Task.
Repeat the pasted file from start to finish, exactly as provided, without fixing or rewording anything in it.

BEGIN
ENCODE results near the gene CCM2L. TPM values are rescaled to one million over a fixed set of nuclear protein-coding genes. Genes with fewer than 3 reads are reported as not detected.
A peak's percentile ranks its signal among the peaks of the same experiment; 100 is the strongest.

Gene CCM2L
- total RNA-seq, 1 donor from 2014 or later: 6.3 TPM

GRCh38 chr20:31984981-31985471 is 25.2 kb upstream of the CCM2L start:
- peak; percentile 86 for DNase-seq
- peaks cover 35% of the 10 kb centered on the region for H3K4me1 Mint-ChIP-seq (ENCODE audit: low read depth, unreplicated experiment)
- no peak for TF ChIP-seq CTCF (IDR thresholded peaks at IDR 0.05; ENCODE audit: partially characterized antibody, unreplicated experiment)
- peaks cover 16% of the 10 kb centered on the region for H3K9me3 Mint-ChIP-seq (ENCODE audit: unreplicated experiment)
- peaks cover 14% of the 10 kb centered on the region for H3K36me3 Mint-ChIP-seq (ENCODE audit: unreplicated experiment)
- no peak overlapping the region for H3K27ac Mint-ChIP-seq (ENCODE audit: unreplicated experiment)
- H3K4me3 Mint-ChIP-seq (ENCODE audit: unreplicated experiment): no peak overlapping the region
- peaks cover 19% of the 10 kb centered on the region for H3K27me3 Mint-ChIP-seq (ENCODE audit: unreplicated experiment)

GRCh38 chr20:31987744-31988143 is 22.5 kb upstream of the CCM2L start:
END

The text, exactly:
ENCODE results near the gene CCM2L. TPM values are rescaled to one million over a fixed set of nuclear protein-coding genes. Genes with fewer than 3 reads are reported as not detected.
A peak's percentile ranks its signal among the peaks of the same experiment; 100 is the strongest.

Gene CCM2L
- total RNA-seq, 1 donor from 2014 or later: 6.3 TPM

GRCh38 chr20:31984981-31985471 is 25.2 kb upstream of the CCM2L start:
- peak; percentile 86 for DNase-seq
- peaks cover 35% of the 10 kb centered on the region for H3K4me1 Mint-ChIP-seq (ENCODE audit: low read depth, unreplicated experiment)
- no peak for TF ChIP-seq CTCF (IDR thresholded peaks at IDR 0.05; ENCODE audit: partially characterized antibody, unreplicated experiment)
- peaks cover 16% of the 10 kb centered on the region for H3K9me3 Mint-ChIP-seq (ENCODE audit: unreplicated experiment)
- peaks cover 14% of the 10 kb centered on the region for H3K36me3 Mint-ChIP-seq (ENCODE audit: unreplicated experiment)
- no peak overlapping the region for H3K27ac Mint-ChIP-seq (ENCODE audit: unreplicated experiment)
- H3K4me3 Mint-ChIP-seq (ENCODE audit: unreplicated experiment): no peak overlapping the region
- peaks cover 19% of the 10 kb centered on the region for H3K27me3 Mint-ChIP-seq (ENCODE audit: unreplicated experiment)

GRCh38 chr20:31987744-31988143 is 22.5 kb upstream of the CCM2L start: